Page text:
With the economy still in the doldrums after the 2008 recession, the state health service is among the nation’s facilities worst hit by the crippling shortage of government funding. With many hospitals reduced to providing only primary care, it is a situation that seems destined to continue in the absence of a realistic contributory system to offset rising costs. The impact of the latter has also affected private healthcare, prompting a growing need for more affordable medical schemes in South Africa that will make it possible for more of its citizens to benefit from access to private medicine.
Under the terms set by the Council for Medical Schemes, the industry’s regulatory body, a fund is entitled to increase its premiums annually, subject to the body’s ruling on what represents a valid increase in the prevailing circumstances. Though private hospitals, clinics, specialists, and general practitioners all have a duty of care, they are also obliged to remain profitable if they are to continue meeting that obligation. When inflation forces the cost of medicines, disposables, capital equipment, and incomes higher, it means that special measures are required in order to ensure affordable medical schemes in South Africa.
If you take a close look at the items you buy regularly from your local supermarket, you will notice that the prices of some items have escalated dramatically, whilst in other cases, the increases may be more modest. Take an even closer look, and you will often find that the explanation is that, in exchange for keeping the increase to a minimum, you are now getting slightly less for slightly more. Similarly, one of the means by which some funds choose to keep their premium increases down is set lower limits on some of their benefits. The decision may be a financially sound one, but from the member’s viewpoint, it simply means increased liability for service providers’ fees in exchange for more affordable premiums from such medical aid schemes in South Africa.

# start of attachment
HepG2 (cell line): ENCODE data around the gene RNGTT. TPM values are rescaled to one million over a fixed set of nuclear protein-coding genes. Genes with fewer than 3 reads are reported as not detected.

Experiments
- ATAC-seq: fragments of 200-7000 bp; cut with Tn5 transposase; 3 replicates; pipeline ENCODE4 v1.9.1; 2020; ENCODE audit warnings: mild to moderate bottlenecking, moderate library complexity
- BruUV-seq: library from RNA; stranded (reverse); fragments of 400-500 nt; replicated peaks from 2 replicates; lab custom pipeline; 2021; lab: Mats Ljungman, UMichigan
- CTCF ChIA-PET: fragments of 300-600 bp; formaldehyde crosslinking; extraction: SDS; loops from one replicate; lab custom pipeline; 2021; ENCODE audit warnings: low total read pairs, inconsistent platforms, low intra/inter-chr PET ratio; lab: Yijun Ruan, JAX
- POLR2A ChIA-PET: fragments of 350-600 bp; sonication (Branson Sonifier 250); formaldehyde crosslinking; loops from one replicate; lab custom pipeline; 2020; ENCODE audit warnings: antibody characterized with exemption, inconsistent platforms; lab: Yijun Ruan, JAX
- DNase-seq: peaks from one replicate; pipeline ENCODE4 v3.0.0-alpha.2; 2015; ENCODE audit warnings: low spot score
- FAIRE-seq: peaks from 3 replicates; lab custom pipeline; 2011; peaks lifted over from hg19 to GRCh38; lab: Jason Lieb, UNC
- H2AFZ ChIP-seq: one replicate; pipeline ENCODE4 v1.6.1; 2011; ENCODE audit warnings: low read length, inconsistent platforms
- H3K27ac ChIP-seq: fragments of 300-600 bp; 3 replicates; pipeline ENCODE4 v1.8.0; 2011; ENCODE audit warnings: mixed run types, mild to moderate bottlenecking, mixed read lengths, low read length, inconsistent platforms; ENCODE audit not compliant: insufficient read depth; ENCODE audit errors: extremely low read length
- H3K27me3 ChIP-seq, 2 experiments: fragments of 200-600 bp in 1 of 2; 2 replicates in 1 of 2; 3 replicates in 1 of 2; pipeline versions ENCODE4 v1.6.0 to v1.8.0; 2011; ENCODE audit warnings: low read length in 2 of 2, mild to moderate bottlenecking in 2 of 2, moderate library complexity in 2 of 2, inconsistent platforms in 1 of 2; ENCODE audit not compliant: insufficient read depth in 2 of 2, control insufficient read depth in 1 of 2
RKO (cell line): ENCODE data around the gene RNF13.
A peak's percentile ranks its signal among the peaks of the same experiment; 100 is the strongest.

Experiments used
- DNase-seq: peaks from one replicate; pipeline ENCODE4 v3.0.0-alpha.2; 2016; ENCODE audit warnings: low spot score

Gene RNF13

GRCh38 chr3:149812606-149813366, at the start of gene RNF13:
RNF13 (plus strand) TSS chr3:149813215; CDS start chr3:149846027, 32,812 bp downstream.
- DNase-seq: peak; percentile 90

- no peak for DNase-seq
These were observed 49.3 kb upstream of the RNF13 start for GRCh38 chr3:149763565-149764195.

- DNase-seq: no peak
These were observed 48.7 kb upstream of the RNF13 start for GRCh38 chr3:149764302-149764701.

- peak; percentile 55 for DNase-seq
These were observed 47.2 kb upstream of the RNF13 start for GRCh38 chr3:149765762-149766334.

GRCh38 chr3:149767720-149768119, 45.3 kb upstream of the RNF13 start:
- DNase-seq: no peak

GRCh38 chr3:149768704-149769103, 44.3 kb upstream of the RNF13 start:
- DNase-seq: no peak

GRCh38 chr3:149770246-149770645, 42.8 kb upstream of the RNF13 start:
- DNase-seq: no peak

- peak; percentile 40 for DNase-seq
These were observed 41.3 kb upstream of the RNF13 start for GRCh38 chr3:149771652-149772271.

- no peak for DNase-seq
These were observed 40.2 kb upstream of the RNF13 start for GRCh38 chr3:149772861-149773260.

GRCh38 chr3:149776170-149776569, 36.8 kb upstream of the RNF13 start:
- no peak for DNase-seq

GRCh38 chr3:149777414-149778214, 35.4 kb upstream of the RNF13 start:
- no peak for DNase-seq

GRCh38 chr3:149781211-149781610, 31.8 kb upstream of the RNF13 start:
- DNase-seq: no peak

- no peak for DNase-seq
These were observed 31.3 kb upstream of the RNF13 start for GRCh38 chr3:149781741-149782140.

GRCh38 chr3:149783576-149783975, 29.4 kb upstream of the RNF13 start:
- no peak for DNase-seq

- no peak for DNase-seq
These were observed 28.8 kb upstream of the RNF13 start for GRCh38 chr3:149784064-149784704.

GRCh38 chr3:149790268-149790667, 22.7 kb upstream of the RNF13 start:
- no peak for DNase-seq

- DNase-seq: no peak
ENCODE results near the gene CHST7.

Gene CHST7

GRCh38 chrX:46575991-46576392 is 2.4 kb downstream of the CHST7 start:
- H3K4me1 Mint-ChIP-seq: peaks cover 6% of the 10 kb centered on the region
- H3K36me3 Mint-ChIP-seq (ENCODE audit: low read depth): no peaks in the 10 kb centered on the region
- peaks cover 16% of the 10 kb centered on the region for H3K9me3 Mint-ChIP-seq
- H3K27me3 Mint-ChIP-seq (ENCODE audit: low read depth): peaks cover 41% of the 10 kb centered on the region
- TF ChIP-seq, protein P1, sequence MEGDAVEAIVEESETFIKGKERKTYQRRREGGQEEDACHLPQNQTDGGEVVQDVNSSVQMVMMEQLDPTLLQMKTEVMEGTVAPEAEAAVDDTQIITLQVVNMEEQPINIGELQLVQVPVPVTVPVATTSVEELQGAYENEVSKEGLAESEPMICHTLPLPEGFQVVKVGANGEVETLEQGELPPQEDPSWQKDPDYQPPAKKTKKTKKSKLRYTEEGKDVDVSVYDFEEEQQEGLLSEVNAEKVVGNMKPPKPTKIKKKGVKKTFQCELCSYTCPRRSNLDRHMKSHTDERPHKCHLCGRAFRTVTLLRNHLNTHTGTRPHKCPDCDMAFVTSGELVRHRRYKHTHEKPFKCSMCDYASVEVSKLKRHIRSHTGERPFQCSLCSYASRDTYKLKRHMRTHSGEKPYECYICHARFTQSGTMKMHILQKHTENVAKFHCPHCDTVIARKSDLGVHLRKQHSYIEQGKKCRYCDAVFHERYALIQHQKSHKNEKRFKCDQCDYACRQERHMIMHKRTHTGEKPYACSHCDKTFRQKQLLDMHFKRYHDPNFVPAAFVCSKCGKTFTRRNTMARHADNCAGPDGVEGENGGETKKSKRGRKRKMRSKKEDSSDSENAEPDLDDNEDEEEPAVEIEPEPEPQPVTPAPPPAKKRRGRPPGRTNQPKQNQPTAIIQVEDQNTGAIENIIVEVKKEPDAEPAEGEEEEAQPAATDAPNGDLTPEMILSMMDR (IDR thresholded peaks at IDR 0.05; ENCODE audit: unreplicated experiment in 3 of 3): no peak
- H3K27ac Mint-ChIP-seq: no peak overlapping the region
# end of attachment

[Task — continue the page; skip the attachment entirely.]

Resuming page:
Creating a balance that is acceptable both to the trustees of a fund and to its members can be a challenge, to say the least. If premiums are perceived as too high, prospective members will naturally tend to look elsewhere. Without sufficient members, however, the funds, which are all not-for-profit companies, would be unable to maintain sufficient cash reserves to guarantee meeting their claims. With membership numbers so crucial to a fund’s solvency, many resort to offering new members incentives, such as free gym membership or movie tickets and loyalty points that can be redeemed for goods. In practice, these non-core benefits must be paid for at some point while the result may appear to be more affordable medical schemes in South Africa, the real price is less cover.
In order to succeed in its efforts to attract new members, it should not be necessary to entice them with such incentives, providing the core benefits are seen to be of sufficient value, appropriate to the needs of both the main member and his or her dependents, and within the family budget. KeyHealth has achieved these criteria by combining a network of preferred service providers, with some unique and invaluable core benefits to become one of the most affordable medical schemes in South Africa.